Job titles in software can be pretty crazy! I genuinely think they cause more problems than they solve, and we’d all may as well just choose a nickname for ourselves and use that instead. The reality is that everyone has their own skills and strengths, and it’s the combinations of these in a team who value cooperation, collaboration and results over individual agendas that makes the real magic happen. I see weird and wonderful things like “Senior (level 2) programmer” and even “senior director” titles (bonus crazy points because on closer inspection this is not a board member, i.e. not a director) – what do these even mean? Why can’t we just stop trying to score points off each other and climb over people as if we’re in some kind of zero-sum nonsense competition, and work together like grown-ups rather than fighting over the shiniest badge!
Anyway, I was in a project kick-off meeting with a client recently where the question of resourcing came up, phrased in terms of “how many senior and how many junior developers should I hire”. I smiled, and politely suggested that a better question might be “what traits should I look for”? This particular client, like many that I work with, were about to start a project that I think it is fair to say is different from their core competency, and different from projects they have undertaken before. In this kind of situation, one really dangerous thing to do is to keep thinking in the same way – while another really dangerous thing to do would be to change everything in an uncontrolled way, with no anchor. Specifically, this project was expected to take on a microservices style architecture, representing a vastly different paradigm to building a conventional “monolith” system.
When you’re about to try an approach that is unfamiliar, you want 2 main things. The first is someone who’s seen it before; someone with battle experience who knows some combination of things that did work for them and more importantly some of the dead ends and pitfalls. Having these people on a project can save an absolute fortune, because their prior experience will allow them to recognize and prevent problems. You don’t necessarily need a team made exclusively of people in this category; it would normally be quite expensive to build such a team. The second are people who are keen to learn. These might be people who are at early stages in their career, who have relatively little experience, but who will go above and beyond in researching and learning new things naturally. Sometimes it is better for this category go have people with less experience, especially if the experience would be misleading. In this case, the architectural style is significantly different, and so too much experience with a different style might mean people drift back to other paradigms. If someone’s background is a blank canvas, you get to train people without having to un-teach them old habits first.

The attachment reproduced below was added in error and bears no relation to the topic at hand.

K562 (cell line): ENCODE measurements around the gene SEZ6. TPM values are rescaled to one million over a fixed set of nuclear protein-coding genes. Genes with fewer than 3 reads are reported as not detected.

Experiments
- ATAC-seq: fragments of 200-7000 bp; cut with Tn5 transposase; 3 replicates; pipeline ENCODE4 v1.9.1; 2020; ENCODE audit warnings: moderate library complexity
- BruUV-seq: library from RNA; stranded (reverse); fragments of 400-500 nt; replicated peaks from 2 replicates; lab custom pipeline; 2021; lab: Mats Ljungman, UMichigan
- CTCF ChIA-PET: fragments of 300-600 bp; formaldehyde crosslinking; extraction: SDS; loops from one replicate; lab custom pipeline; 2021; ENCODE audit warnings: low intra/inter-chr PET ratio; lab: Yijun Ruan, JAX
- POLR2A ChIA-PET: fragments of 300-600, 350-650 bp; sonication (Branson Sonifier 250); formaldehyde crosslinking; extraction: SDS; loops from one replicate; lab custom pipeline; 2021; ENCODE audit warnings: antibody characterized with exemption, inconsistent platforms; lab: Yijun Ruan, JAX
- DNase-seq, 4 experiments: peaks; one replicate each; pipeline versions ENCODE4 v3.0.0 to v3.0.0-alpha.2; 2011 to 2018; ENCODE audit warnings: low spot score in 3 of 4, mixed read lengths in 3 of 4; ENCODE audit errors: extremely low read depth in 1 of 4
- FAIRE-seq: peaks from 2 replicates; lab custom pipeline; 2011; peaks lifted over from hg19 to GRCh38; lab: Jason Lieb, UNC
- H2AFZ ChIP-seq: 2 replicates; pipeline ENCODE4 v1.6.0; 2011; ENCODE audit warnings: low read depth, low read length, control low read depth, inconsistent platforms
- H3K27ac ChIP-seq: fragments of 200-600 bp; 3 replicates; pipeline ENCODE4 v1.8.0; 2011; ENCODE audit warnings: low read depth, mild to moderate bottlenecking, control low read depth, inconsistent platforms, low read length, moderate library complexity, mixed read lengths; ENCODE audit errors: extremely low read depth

Projects of any significant size generally benefit from having someone in the team who has an eye on the big picture – an “architect” if you like, but without the pomp and ceremony that often comes with this. This should be someone who has relevant prior experience, and someone who is mature enough to make decisions, but not be attached emotionally to them. At the start of a project, you have to move, and so a direction gets set; a good architect will be aware that this direction can and probably should change as the team uncover more information about the project. An issue that is often encountered when working with people who proudly sport a “senior” job title is that they can be proud and stubborn, and unable to change their thinking, however much evidence there is that a change may be beneficial. Just because someone has prior experience definitely should not mean that they are not open to further learning!
So long as at least one person is aware of the big picture, there is no need to limit how many people are thinking this way. Ideally the role of leaders within the team is to encourage more people in the team to become leaders – by their actions, rather than by title. Having a good core of strong leader characters in a team should mean that there are always plenty of “go-to” people, who are always ready to help others. It’s really important to understand that leadership is absolutely not about asserting yourself above others; sadly there are still many organizational cultures that encourage this. Things like code reviews where “the senior is always right” are a classic sign that the culture in the team is broken and there is a lack of true leadership. A true leader is someone who others will naturally look to for guidance, and as such will not usually need to assert their position. It falls to the people in these positions to act responsibly, by providing guidance and leadership by example, setting a tone of working together as equals with different and complementary strengths.
For all members of the team, the most important traits are not necessarily specific skills or technologies, but more in the way people think about a problem. This can’t be measured by a tick-box, but is something more subtle that can be teased out as part of interviews and other parts of the selection process. Look for clarity of thought; for reasoned and rational explanations; for enthusiasm and genuine interest in their chosen field; for a collaborative rather than competitive nature. If these traits are there, the rest will come in good time.